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Flashcards in Metabolism - Introduction Deck (30):
0

What is energy used for?

1). Resist entropy - breakdown of cells and tissues
2). Maintain body temperature in mammals
3). Support and activity of cells and tissues
--> biosynthesis
--> mechanical
--> electrochemical
--> transport

1

What energy is gained from alcohol, carbs, protein and fats?

Fats 37000kJ/kg
Alcohol 29000kJ/kg
Carbs 17000kJ/kg
Protein 17000kJ/kg

2

What does BMR maintain?

1). Digestion of food/other organs function
2). Body temp
3). Maintenance of cells (ion transport etc)

3

What affects BMR?

Body size
Gender
Environmental temperature
Endocrine status (thyroid hormones etc)
Factors that affect body temp (fever etc)

4

What stores can the body gain energy from?

1). Glycogen - immediately used
2). Triacylglycerides - long term store
3). Proteins from muscle - during starvation

5

What are the components of energy expenditure?

BMR
Exercise
Processing food

6

What are the categories in the diet and what do they provide?

1). Fats
- 2.2x more energy than from carbs
- absorb fat soluble vitamins
- some fatty acids are essential

2). Proteins
- can be metabolised for energy
- can be broken down to provide amino acids required for N containing compounds

3). Carbs
- metabolised for energy

4). Vitamins

5). Fibre
- maintains healthy gut function

6). Water
- maintains hydration

7

What are the 2 protein deficiencies and their function?

1). Marasmus -
- no proteins or carbs
- no oedema
- anaemic, diarrhoea, thin and dry hair
- muscle wasting
- cant make amino acids

2). Kwashiorkor -
- carbs but no proteins
- oedema
- apathetic, lethargic, anorexia
- carbs are converted into lipids, but due to lack of protein, there is no carrier, so the lipid is stored in the liver = accumulates = damage

8

What is the BMI calculation and categories?

Weight (kg)
BMI = ---------------
Height (m2)

< 18.5 = underweight
18.5 - 24.9 = average
25 - 29.9 = overweight
30 - 34.9 = obese
> 35 = severely obese

9

What are the comorbidities of obesity?

Type II diabetes
Cancer
CV disease
Hypertension

10

How does obesity occur?

When energy expenditure is less than energy intake?

11

What is homeostasis?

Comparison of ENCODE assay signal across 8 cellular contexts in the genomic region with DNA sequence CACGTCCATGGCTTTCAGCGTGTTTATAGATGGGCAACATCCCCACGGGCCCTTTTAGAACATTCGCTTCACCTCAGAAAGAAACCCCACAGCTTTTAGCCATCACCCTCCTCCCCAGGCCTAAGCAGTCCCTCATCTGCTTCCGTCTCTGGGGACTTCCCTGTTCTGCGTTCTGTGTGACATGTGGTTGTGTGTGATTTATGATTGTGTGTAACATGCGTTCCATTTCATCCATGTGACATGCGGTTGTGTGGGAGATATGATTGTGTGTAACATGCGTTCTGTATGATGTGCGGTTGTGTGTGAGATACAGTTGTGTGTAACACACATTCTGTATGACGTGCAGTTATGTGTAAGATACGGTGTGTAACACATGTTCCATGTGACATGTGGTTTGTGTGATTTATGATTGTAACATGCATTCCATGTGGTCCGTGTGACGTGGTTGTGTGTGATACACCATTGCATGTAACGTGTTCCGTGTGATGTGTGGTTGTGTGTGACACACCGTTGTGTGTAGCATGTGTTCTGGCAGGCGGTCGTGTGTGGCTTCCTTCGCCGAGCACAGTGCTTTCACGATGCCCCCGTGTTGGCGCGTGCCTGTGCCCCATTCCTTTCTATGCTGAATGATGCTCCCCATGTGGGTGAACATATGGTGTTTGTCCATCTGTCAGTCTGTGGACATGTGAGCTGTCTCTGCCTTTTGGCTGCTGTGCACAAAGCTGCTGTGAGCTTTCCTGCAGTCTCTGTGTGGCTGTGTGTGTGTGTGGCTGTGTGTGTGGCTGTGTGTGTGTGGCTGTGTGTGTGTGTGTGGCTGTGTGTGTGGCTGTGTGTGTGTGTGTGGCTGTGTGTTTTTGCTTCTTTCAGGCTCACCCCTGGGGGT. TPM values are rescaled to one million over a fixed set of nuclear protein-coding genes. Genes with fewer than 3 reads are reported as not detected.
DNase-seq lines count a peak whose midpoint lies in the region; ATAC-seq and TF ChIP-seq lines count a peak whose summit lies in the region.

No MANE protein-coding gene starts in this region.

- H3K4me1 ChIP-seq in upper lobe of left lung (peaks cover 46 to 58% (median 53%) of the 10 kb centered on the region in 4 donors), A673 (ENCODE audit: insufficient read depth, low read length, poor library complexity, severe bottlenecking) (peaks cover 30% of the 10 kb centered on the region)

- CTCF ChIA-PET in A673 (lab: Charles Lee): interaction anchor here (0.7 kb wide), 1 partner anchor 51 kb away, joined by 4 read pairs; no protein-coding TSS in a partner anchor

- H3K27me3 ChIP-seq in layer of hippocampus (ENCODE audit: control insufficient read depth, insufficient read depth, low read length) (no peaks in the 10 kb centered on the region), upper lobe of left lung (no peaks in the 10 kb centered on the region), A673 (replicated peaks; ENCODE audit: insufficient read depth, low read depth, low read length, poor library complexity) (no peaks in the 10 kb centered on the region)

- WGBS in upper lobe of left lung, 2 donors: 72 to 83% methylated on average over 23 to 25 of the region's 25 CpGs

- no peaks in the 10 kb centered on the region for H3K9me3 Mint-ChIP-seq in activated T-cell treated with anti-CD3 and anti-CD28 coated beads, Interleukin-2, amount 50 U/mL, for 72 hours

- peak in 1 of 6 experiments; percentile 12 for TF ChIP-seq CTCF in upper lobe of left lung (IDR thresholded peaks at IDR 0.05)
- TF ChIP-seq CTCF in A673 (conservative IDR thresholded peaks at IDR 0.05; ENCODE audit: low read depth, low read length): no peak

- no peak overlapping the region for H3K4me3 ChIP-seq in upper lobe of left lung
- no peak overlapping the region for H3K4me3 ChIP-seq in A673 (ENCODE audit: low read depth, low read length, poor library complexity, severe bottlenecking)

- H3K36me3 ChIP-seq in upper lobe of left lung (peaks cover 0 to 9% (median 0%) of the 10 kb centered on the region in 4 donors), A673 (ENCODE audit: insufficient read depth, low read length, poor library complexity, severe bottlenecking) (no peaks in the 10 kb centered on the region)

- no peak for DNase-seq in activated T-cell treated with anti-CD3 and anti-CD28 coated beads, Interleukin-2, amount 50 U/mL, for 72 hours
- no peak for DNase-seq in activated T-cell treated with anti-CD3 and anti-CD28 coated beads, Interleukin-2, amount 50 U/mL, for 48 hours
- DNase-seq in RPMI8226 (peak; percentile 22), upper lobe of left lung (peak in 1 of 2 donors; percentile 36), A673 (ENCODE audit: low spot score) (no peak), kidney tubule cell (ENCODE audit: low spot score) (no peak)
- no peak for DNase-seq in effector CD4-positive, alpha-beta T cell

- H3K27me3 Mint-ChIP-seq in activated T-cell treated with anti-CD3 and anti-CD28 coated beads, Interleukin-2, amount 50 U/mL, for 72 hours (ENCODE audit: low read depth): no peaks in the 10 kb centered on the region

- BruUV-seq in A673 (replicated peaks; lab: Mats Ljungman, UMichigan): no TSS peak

The maintenance of the internal environment in order to sustain life.
It is a dynamic equilibrium

12

What are some examples of what homeostasis controls?

Blood flow
Blood pH
Body temp
Supply of nutrients and O2
Removal of CO2 and waste

13

How does homeostasis affect the blood?

The blood needs its conc of nutrients kept constant but need fluctuates = cells store and interconvert

14

What are the levels of TAGS, a/a, cholesterol, fatty acids and glucose in the blood?

Cholesterol ~ 5mmol/L
Glucose ~ 5mmol/L
TAGs ~ 2mmol/L
A/a ~ 2mmol/L
Fatty acids ~ 0.5mmol/L

15

What is metabolism?

The process in which energy and raw materials are derived from food stuff, in order to support the growth, repair and activity of tissues to sustain life.

16

What are the types of metabolism?

Anabolic
- reductive
- builds things up from metabolites
- uses ATP

Catabolic
- oxidative
- breaks down fuel molecules to gain metabolites
- generates ATP

17

What is the function of metabolism?

Provides the energy we use for:
- support activity and growth of cells
--> biosynthesis
--> mechanical
--> electrochemical
--> transport
- resisting entropy
- manta inning body temp

18

What does exergonic and endergonic mean?

Exergonic
- release energy = spontaneous so deltaG < 0
- energy released often drives substrate level phosphorylation

Endergonic
- takes in energy = non spontaneous so deltaG > 0

19

How is the energy in bonds of fuel molecules released, and therefore, what is required?

Released via oxidation so carriers are needed for the electrons released
= NAD+
= FAD

20

Why is NAD+ and FAD recycled?

Because the total concentration of NAD+/NADH and FAD/FAD2H is constant in the body = would run out

21

What are the features of carriers?

Complex
Contain components from vitamins

22

What happens when ATP levels are high/low?

High - energy levels are high, anabolic systems activated.

Low - energy levels are low, catabolic systems activated.

23

What does adenylate kinase do?

Converts 2ADP ----> ATP + AMP

24

How is energy released from ATP?

Via hydrolysis of the high energy bond between ADP and Pi.

25

Why does ADP need recycling?

It is not a store
Concentration on body is constant

26

Why is it important that ATP is a stable molecule?

It is vital for the flow of energy.

27

What is creating phosphate and how is it created?

Creatine + ATP ----------------> ADP + CrP
Creatine kinase

It is a reserve of high energy stores for periods of sudden metabolic activity.

28

How is ATP generated through CrP?

If conc of ATP falls quickly, creatine kinase quickly uses CrP and ADP to formATP and creatine.

29

What is the clinical importance of CrP?

1). Released by cardiac myocytes during a heart attack = can be measured in blood a few hours later as diagnosis.

2). Creatine and CrP both break down spontaneously at a constant rate to give creatinine.
Creatinine concentration in urine over 24hours is proportional to muscle mass, and therefore, can be a measure of dilution of urine, to estimate true urinary loss of a substance.